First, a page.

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Old 09-29-2008, 09:01 AM   #1
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oil vs water poly


We are redoing heart pine floors in an old house in the country. Any suggestions on how to attain a brownish tone? use water or oil poly?
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Old 09-29-2008, 04:11 PM   #2
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oil vs water poly


If your going for brown on pine you'll prolly need to use a wipe on wipe off stain before applying poly. I usually use a conditioner on pine to attain more uniform results.
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Old 09-29-2008, 06:16 PM   #3
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oil vs water poly


jimiz iou1 = what color would you recommend for a darker brown tone? And what do you mean by a conditioner? I am VERY new at this.
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Old 09-29-2008, 11:55 PM   #4
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oil vs water poly


Quote:
Originally Posted by batwoman View Post
jimiz iou1 = what color would you recommend for a darker brown tone? And what do you mean by a conditioner? I am VERY new at this.
conditioner is like a pre stain stain if you will. Pine by nature will not accept stain evenly. It ends up looking blotchy. if you use apply a conditioner ( you can find "pre-stain conditioner" at home depot along with a minwax stain of your choosing (dark walnut has a rich brown tone). just follow the directions on the can.
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Old 09-30-2008, 12:00 AM   #5
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oil vs water poly


oh and if you don't have alot of experience with applying finish, i would suggest usin oil based polyurethane...its more forgiving and unless ur a floor contractor its kinda hard to get ahold of a good water based product. i wouldn't suggest the home depot stuff...its pretty thin(water based any ways...the parks pro finish oil based is good stuff...flows well)
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Old 09-30-2008, 11:50 AM   #6
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oil vs water poly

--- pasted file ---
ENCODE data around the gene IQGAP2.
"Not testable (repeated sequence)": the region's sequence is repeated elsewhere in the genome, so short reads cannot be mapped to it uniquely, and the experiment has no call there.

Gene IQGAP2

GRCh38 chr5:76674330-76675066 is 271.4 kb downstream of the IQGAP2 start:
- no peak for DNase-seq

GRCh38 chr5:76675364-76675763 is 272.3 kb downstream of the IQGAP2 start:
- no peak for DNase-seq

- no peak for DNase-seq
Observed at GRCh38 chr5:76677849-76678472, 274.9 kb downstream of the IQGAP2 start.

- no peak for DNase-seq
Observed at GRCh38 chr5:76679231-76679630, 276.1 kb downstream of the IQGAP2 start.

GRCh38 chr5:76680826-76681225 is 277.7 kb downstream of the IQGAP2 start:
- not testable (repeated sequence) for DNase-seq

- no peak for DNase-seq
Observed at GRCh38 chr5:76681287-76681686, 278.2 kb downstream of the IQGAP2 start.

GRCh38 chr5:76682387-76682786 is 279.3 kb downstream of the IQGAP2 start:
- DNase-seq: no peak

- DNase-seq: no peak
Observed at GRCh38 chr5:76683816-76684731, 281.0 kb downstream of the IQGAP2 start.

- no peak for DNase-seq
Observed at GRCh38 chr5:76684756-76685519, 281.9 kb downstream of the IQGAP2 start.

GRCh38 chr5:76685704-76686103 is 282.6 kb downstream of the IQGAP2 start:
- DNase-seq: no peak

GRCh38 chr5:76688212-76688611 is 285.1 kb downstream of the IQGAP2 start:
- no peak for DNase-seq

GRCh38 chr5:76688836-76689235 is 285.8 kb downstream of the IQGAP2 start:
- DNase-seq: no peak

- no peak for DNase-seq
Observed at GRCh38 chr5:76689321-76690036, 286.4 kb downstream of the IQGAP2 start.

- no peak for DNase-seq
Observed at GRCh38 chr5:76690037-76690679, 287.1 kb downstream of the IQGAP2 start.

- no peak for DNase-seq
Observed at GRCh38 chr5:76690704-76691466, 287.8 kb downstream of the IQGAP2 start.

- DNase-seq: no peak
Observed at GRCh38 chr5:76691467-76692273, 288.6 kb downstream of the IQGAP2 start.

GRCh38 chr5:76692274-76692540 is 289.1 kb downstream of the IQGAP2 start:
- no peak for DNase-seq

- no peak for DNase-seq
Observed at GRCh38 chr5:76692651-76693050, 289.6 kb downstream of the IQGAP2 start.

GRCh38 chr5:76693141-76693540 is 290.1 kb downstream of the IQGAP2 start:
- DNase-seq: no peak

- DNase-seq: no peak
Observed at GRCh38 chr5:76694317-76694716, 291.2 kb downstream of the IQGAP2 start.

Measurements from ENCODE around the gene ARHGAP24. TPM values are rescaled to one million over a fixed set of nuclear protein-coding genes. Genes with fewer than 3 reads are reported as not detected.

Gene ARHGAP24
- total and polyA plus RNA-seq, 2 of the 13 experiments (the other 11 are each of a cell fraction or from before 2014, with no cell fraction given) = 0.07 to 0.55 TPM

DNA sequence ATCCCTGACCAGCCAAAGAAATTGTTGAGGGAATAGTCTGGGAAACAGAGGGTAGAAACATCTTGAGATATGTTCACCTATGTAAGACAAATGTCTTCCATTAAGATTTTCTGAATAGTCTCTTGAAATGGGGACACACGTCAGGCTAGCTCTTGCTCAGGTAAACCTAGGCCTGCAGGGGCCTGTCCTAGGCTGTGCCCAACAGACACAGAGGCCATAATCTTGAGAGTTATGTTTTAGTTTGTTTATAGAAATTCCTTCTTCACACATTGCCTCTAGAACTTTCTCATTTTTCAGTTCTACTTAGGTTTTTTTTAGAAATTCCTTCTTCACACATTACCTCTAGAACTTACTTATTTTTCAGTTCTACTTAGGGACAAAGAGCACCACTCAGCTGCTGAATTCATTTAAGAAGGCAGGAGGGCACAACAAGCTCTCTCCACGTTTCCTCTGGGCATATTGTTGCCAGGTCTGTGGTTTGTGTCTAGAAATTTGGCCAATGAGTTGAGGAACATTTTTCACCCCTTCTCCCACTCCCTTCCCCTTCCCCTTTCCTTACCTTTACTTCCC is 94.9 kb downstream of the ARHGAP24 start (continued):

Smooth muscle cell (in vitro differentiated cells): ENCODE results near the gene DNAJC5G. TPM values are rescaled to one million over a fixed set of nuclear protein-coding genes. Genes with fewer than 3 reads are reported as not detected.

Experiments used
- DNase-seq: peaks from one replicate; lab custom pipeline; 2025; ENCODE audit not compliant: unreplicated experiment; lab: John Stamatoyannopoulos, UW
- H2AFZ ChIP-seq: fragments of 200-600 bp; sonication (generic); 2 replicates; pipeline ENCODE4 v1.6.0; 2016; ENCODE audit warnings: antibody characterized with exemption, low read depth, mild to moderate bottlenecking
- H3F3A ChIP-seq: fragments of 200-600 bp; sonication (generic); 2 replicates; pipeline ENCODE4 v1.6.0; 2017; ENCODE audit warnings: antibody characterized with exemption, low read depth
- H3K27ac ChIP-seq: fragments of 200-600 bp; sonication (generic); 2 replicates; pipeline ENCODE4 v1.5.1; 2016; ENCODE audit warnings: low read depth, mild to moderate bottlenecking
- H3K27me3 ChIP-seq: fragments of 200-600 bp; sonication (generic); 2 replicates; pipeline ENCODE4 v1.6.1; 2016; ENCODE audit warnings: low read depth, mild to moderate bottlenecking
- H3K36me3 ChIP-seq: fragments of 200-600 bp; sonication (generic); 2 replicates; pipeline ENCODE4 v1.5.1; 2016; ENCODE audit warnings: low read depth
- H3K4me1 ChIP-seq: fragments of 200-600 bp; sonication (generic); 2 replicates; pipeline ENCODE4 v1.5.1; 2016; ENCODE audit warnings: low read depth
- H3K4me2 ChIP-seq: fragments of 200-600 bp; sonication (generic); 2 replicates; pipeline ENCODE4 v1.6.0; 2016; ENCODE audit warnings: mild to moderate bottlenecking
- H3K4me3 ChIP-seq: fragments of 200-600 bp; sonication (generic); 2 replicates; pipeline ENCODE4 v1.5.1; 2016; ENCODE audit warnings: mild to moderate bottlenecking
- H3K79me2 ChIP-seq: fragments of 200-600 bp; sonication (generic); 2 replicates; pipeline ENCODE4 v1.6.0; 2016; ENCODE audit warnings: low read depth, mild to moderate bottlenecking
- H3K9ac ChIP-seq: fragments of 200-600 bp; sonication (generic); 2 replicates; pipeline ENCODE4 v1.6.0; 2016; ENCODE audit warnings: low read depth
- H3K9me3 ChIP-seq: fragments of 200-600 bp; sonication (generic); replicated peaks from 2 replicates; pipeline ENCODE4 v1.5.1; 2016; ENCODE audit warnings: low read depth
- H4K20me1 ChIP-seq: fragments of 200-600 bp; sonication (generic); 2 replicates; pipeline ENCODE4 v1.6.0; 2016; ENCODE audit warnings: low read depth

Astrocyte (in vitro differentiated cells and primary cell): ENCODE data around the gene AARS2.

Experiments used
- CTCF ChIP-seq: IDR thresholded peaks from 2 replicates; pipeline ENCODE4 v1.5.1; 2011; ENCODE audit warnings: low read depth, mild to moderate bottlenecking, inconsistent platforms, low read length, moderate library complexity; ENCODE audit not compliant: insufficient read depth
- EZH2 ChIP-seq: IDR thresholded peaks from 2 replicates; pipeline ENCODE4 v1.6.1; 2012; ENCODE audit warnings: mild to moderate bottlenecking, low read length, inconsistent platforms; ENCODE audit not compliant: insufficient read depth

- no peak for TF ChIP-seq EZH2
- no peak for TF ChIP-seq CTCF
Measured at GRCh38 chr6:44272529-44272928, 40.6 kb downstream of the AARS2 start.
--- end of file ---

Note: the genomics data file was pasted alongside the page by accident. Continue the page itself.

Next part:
use oil for first coat, then 2-3 coats of water based.
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Old 09-30-2008, 10:00 PM   #7
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oil vs water poly


Allison:

What would be the advantage of using an alkyd based polyurethane for the first coat and then switching to a water based polyurethane?

Aren't you just inviting problems with adhesion between the oil and water based films by doing that?

SM1:

You said: "use water or oil poly?".

You should be aware that there are more than a few different kinds of water based polyurethanes, and they're not all similar in their properties.

If you're going to be doing this work yourself, then an oil based polyurethane will give you a very durable finish on your floors. Water based polyurethanes, I've been told, aren't quite as durable, but have the advantage that they don't yellow with age and you can put more coats on faster because their drying time is shorter.

The yellowing of an oil based polyurethane (or all "oil based" coatings for that matter) is significant only in low lighting conditions. If your floor gets lots of natural sunlight, either direct or indirect (as in reflected off a ceiling or wall or both), then yellowing won't be significant. That is, you'll never notice any yellowing except perhaps under furniture, but that yellowing will disappear within a few weeks of moving the furniture. That is, the yellowing is completely reversible once the yellowed coating is exposed to direct or even indirect sunlight.